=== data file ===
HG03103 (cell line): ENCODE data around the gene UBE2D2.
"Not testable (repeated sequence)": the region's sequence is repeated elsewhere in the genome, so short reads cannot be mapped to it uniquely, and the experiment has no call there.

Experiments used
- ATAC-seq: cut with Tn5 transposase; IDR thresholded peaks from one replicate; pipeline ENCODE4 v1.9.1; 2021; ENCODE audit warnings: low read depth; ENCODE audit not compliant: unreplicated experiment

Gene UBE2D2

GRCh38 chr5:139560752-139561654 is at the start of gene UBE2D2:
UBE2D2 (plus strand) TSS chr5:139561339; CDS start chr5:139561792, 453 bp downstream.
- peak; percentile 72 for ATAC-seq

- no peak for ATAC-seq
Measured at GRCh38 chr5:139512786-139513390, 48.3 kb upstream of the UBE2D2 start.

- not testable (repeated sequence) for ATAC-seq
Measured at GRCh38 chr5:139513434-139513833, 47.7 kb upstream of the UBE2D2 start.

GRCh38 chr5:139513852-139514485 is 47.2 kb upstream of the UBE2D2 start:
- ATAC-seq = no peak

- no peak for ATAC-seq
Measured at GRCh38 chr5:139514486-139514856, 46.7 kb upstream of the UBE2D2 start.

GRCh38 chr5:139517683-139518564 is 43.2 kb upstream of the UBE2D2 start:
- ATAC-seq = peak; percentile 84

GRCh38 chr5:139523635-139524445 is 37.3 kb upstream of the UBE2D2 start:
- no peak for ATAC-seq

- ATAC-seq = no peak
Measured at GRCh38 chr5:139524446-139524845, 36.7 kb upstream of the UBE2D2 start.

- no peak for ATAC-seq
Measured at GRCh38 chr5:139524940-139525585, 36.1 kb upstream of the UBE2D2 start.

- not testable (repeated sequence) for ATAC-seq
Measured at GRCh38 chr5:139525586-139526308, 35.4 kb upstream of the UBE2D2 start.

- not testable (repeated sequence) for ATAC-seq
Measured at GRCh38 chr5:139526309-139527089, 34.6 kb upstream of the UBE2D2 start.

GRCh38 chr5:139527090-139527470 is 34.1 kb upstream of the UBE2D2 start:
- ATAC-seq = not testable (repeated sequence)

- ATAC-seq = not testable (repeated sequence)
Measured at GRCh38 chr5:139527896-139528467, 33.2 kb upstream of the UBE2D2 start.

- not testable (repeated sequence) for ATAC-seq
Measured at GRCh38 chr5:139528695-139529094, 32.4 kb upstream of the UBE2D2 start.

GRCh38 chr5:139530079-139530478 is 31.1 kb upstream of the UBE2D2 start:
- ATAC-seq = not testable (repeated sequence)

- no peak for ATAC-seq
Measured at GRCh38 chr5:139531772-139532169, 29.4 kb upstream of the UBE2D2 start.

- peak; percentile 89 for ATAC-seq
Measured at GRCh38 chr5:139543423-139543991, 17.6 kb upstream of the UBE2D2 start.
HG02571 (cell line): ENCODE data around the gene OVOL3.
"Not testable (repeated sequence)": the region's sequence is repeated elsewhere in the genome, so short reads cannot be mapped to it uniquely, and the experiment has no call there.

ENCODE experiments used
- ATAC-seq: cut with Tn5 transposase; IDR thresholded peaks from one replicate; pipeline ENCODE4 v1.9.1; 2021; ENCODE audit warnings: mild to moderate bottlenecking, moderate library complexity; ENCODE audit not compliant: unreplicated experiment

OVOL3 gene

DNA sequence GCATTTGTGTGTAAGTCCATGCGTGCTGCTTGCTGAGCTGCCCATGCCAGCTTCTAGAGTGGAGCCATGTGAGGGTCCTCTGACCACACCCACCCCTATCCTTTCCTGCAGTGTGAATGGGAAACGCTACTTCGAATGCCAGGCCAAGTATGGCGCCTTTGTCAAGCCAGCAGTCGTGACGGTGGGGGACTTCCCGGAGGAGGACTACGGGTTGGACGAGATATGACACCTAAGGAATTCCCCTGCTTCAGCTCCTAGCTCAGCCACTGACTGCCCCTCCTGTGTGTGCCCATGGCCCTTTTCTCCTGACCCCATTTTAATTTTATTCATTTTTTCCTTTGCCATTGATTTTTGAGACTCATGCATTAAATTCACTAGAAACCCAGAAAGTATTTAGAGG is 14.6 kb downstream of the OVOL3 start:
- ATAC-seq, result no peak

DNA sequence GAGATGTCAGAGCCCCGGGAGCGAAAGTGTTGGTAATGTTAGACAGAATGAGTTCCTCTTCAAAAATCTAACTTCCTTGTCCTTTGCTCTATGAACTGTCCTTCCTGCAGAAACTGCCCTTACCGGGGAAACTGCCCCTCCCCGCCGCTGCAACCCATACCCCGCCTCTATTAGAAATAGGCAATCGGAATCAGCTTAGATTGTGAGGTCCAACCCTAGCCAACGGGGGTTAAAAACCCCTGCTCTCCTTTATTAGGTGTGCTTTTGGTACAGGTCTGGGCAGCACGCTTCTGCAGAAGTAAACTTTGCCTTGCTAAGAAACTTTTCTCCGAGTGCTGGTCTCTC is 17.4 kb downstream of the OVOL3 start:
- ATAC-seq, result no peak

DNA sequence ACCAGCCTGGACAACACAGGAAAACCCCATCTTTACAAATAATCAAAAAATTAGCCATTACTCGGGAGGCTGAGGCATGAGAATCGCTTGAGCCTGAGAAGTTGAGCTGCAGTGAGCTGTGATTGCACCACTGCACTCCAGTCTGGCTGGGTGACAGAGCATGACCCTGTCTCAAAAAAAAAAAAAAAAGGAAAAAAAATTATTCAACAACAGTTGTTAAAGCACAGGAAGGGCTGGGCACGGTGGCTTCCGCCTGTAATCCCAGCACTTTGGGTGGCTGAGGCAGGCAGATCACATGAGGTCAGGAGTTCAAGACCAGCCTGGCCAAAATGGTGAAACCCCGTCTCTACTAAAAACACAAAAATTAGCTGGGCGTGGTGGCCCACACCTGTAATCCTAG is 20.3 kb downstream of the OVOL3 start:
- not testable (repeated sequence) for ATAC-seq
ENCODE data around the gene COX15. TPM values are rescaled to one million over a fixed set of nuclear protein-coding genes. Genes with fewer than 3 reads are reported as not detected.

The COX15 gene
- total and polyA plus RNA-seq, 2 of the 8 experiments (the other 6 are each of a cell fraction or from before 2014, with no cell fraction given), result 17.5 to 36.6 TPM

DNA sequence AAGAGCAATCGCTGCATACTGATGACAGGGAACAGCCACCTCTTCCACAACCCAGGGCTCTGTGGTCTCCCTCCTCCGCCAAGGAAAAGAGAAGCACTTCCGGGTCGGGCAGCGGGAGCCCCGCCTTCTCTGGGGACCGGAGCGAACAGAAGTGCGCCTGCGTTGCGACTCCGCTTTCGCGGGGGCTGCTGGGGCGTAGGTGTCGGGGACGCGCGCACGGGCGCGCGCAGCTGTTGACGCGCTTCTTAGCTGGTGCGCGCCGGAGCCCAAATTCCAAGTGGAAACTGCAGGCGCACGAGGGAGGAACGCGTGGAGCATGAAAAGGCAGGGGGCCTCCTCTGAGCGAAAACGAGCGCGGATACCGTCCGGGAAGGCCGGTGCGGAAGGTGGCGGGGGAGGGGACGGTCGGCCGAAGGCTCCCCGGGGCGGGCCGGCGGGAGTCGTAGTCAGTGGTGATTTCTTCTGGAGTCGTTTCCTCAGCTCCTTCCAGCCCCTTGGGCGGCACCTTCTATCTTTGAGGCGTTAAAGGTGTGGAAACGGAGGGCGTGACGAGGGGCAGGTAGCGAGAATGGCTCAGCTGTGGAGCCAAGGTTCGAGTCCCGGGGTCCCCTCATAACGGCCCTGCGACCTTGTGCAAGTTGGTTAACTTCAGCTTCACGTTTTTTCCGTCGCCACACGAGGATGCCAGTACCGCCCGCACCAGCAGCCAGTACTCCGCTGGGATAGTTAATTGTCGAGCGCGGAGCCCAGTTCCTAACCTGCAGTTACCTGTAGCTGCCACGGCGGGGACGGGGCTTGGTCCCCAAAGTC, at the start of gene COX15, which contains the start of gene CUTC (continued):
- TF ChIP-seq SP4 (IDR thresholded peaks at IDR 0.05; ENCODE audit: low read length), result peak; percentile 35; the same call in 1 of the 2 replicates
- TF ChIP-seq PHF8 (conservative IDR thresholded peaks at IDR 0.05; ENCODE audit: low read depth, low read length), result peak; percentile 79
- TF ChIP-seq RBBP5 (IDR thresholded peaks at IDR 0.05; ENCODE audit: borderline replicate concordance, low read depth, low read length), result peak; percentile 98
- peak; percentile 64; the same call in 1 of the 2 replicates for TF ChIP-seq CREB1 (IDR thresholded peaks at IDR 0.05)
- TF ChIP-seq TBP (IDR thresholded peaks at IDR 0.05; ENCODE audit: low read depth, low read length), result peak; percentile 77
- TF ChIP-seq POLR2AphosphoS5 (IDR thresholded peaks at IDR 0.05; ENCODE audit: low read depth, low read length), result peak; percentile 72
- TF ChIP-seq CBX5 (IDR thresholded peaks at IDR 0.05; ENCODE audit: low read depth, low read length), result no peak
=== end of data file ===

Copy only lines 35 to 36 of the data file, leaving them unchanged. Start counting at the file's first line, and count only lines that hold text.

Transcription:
GRCh38 chr5:139530079-139530478 is 31.1 kb upstream of the UBE2D2 start:
- ATAC-seq = not testable (repeated sequence)